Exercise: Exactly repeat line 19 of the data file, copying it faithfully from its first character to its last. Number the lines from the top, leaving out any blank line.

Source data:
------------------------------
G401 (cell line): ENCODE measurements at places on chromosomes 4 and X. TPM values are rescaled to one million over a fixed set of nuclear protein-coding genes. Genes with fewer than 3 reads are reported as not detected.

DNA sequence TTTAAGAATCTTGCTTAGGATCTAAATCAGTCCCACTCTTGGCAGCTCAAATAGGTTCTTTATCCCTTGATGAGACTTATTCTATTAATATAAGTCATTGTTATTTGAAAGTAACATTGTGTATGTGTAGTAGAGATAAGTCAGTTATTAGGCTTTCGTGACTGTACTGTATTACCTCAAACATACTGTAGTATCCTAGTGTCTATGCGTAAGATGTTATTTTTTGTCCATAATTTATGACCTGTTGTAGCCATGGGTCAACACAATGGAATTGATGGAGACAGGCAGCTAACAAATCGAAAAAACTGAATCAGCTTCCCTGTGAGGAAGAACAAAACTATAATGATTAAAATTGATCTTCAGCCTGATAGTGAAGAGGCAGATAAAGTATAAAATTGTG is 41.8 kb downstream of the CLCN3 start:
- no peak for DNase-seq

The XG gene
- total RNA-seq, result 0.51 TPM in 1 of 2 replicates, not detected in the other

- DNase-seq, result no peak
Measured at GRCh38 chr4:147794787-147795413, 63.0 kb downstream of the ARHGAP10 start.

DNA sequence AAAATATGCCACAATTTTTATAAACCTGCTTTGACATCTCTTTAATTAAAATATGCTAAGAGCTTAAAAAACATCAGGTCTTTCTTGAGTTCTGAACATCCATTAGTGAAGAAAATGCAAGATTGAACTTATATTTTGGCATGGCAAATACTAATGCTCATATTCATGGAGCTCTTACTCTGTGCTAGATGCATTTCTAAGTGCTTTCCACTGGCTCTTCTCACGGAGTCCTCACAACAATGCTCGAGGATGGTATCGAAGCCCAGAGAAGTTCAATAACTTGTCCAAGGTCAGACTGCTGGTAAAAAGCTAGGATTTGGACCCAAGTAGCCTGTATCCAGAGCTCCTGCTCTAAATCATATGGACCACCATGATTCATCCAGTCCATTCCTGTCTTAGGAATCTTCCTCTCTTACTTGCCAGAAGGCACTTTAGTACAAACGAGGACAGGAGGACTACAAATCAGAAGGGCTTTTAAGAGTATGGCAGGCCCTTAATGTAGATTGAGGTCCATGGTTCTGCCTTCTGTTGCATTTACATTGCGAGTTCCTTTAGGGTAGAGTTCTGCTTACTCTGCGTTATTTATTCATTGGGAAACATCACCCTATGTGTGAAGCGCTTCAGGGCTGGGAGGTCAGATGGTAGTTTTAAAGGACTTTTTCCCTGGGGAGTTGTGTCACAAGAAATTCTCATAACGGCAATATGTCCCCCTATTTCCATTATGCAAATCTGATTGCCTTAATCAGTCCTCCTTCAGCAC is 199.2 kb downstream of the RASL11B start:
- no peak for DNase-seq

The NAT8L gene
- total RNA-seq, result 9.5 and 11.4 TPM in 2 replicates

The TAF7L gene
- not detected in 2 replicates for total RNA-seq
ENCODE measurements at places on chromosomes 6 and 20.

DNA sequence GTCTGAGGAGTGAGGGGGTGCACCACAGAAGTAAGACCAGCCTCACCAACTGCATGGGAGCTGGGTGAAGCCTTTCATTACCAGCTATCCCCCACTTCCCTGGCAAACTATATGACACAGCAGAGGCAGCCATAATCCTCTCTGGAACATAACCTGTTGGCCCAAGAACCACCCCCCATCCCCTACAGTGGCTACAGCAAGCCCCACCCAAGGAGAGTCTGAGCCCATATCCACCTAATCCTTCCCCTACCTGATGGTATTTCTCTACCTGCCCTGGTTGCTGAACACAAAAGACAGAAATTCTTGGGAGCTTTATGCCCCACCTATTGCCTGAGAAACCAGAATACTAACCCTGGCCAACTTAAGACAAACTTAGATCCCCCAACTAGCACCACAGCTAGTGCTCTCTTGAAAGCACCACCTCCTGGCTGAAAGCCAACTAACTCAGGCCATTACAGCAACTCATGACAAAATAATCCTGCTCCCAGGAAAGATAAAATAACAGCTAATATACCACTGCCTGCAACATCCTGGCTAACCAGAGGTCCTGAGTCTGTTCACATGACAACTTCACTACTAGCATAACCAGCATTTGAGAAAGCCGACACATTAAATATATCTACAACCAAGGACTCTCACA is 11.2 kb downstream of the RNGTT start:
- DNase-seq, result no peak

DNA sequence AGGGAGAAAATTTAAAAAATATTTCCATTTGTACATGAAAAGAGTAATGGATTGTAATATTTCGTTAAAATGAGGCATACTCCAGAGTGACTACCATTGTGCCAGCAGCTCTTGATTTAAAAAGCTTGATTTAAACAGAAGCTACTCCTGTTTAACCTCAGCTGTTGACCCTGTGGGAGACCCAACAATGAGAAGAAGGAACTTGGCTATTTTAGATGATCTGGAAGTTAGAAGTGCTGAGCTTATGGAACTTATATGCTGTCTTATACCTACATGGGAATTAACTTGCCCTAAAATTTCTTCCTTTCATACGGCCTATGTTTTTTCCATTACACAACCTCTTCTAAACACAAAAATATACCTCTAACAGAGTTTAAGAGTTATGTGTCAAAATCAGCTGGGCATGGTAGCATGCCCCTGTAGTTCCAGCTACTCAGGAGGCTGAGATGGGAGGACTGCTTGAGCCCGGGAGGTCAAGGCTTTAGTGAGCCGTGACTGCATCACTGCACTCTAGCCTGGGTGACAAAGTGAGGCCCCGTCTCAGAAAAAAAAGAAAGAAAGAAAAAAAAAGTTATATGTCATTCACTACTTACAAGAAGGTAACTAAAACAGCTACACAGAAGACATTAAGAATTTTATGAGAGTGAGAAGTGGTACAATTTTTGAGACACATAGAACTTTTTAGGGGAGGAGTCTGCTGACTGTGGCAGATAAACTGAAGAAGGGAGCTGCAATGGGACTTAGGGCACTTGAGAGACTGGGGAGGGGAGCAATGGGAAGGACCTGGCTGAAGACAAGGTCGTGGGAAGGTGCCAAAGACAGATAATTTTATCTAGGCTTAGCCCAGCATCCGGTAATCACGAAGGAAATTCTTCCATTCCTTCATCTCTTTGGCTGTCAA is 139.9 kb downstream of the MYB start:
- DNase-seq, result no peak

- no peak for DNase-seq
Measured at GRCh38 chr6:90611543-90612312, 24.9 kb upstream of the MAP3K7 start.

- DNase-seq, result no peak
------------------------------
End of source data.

- no peak for DNase-seq